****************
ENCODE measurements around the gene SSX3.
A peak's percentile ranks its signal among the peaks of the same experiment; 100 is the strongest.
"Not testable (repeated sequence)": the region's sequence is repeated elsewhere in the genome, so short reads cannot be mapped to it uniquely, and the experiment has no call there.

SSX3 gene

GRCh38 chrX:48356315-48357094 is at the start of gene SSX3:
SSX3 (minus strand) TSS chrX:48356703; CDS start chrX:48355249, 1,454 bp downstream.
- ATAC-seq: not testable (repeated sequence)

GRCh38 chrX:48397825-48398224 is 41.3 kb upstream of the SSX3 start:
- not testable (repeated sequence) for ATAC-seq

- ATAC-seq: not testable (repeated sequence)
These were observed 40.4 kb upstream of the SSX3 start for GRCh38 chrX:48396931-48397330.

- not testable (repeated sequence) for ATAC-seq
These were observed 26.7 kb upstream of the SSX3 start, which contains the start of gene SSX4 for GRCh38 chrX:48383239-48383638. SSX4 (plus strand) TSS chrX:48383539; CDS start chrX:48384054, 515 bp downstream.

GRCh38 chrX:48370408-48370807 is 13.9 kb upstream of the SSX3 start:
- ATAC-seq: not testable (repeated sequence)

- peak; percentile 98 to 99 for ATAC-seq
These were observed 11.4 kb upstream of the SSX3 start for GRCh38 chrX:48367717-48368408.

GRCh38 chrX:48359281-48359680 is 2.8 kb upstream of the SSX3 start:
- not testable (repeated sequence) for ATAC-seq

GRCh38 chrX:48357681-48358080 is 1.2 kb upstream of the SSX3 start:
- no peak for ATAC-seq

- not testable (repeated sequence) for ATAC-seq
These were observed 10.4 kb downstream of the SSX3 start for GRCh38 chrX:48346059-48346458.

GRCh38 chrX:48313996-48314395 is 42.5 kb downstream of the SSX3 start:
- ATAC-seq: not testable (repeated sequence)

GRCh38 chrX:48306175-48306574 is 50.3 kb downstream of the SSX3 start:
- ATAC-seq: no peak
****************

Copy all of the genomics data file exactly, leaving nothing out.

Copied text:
ENCODE measurements around the gene SSX3.
A peak's percentile ranks its signal among the peaks of the same experiment; 100 is the strongest.
"Not testable (repeated sequence)": the region's sequence is repeated elsewhere in the genome, so short reads cannot be mapped to it uniquely, and the experiment has no call there.

SSX3 gene

GRCh38 chrX:48356315-48357094 is at the start of gene SSX3:
SSX3 (minus strand) TSS chrX:48356703; CDS start chrX:48355249, 1,454 bp downstream.
- ATAC-seq: not testable (repeated sequence)

GRCh38 chrX:48397825-48398224 is 41.3 kb upstream of the SSX3 start:
- not testable (repeated sequence) for ATAC-seq

- ATAC-seq: not testable (repeated sequence)
These were observed 40.4 kb upstream of the SSX3 start for GRCh38 chrX:48396931-48397330.

- not testable (repeated sequence) for ATAC-seq
These were observed 26.7 kb upstream of the SSX3 start, which contains the start of gene SSX4 for GRCh38 chrX:48383239-48383638. SSX4 (plus strand) TSS chrX:48383539; CDS start chrX:48384054, 515 bp downstream.

GRCh38 chrX:48370408-48370807 is 13.9 kb upstream of the SSX3 start:
- ATAC-seq: not testable (repeated sequence)

- peak; percentile 98 to 99 for ATAC-seq
These were observed 11.4 kb upstream of the SSX3 start for GRCh38 chrX:48367717-48368408.

GRCh38 chrX:48359281-48359680 is 2.8 kb upstream of the SSX3 start:
- not testable (repeated sequence) for ATAC-seq

GRCh38 chrX:48357681-48358080 is 1.2 kb upstream of the SSX3 start:
- no peak for ATAC-seq

- not testable (repeated sequence) for ATAC-seq
These were observed 10.4 kb downstream of the SSX3 start for GRCh38 chrX:48346059-48346458.

GRCh38 chrX:48313996-48314395 is 42.5 kb downstream of the SSX3 start:
- ATAC-seq: not testable (repeated sequence)

GRCh38 chrX:48306175-48306574 is 50.3 kb downstream of the SSX3 start:
- ATAC-seq: no peak